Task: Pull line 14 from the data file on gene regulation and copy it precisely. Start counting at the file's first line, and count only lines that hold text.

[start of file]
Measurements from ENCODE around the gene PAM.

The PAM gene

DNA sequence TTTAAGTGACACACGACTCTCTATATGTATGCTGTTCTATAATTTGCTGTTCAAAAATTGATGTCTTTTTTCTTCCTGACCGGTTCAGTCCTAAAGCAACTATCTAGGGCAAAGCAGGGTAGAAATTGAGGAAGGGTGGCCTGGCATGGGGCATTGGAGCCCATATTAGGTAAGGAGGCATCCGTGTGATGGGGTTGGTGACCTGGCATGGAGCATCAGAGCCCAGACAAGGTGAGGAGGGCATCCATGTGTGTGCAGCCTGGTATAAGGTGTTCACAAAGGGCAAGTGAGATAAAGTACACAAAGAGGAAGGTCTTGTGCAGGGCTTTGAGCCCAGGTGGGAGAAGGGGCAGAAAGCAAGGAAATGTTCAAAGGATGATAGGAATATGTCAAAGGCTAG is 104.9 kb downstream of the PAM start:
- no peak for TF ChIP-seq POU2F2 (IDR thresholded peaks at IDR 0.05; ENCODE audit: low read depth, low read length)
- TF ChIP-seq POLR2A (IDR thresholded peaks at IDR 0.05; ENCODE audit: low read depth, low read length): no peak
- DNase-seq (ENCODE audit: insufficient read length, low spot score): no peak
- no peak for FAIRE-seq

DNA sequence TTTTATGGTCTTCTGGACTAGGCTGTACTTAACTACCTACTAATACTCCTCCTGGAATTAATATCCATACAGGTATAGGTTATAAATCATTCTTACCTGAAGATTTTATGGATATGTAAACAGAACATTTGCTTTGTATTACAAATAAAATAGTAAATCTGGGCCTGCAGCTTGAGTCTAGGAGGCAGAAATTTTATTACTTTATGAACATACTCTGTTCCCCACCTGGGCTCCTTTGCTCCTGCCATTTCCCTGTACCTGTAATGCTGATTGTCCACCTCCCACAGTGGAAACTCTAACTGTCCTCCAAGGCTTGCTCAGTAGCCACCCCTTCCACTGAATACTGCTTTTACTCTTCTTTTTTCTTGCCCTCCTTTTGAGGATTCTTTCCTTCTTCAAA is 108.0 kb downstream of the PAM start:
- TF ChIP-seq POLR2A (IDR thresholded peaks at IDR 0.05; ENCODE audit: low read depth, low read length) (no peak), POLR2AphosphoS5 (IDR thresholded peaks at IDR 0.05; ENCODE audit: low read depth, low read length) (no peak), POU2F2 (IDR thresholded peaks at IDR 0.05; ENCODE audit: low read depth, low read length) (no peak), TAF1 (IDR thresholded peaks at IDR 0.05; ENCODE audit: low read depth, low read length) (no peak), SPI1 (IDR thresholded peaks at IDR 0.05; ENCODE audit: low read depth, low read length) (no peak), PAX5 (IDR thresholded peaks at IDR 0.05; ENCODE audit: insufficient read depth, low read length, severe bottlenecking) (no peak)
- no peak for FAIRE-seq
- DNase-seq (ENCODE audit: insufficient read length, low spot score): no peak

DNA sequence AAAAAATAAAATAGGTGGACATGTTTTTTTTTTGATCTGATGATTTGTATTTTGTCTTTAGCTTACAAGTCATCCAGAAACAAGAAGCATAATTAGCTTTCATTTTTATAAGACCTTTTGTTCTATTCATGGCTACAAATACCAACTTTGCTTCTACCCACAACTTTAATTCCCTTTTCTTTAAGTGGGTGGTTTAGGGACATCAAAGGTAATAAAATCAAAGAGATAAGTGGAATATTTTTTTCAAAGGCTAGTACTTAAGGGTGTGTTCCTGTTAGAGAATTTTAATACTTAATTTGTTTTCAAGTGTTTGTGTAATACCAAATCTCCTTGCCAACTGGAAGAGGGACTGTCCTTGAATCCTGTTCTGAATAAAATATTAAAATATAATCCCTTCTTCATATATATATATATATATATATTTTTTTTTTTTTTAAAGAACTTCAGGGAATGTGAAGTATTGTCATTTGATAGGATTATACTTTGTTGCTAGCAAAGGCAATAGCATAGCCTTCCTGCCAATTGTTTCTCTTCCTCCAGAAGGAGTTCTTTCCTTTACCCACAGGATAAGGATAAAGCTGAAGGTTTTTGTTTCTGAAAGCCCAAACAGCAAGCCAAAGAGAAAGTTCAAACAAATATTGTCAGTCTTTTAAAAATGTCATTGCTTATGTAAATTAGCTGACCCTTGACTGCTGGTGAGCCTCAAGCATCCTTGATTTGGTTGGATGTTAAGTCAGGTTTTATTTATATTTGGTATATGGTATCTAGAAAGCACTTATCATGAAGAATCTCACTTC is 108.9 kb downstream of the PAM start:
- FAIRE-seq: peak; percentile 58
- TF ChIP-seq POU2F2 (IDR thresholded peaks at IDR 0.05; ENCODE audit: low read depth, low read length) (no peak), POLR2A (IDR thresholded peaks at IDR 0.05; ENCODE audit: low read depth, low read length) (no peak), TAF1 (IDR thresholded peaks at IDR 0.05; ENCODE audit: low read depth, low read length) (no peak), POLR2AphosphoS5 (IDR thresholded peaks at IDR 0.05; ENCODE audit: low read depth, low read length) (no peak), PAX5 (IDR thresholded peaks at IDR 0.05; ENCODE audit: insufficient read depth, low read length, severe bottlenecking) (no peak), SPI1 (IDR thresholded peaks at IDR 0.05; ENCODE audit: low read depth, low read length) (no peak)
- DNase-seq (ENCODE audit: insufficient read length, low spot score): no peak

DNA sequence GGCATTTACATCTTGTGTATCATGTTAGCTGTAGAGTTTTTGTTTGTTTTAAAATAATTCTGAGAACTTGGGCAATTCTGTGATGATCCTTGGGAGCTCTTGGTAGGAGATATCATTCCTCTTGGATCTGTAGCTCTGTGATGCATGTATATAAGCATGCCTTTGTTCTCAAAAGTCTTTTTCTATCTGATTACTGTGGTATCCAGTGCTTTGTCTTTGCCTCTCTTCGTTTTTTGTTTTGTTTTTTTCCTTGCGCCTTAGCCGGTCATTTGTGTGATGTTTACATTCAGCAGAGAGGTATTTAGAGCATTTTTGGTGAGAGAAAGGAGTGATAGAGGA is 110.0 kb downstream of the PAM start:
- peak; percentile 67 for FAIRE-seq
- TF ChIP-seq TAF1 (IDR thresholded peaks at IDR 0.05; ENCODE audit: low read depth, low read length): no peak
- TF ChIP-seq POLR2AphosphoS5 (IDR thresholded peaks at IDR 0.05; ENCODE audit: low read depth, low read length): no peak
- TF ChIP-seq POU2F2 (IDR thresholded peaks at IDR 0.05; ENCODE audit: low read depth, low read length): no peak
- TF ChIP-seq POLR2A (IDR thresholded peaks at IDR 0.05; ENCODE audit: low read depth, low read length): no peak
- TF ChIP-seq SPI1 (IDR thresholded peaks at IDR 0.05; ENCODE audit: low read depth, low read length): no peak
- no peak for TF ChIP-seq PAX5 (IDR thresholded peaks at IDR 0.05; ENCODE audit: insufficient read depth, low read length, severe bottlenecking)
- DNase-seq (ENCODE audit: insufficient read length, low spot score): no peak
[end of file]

- TF ChIP-seq POU2F2 (IDR thresholded peaks at IDR 0.05; ENCODE audit: low read depth, low read length) (no peak), POLR2A (IDR thresholded peaks at IDR 0.05; ENCODE audit: low read depth, low read length) (no peak), TAF1 (IDR thresholded peaks at IDR 0.05; ENCODE audit: low read depth, low read length) (no peak), POLR2AphosphoS5 (IDR thresholded peaks at IDR 0.05; ENCODE audit: low read depth, low read length) (no peak), PAX5 (IDR thresholded peaks at IDR 0.05; ENCODE audit: insufficient read depth, low read length, severe bottlenecking) (no peak), SPI1 (IDR thresholded peaks at IDR 0.05; ENCODE audit: low read depth, low read length) (no peak)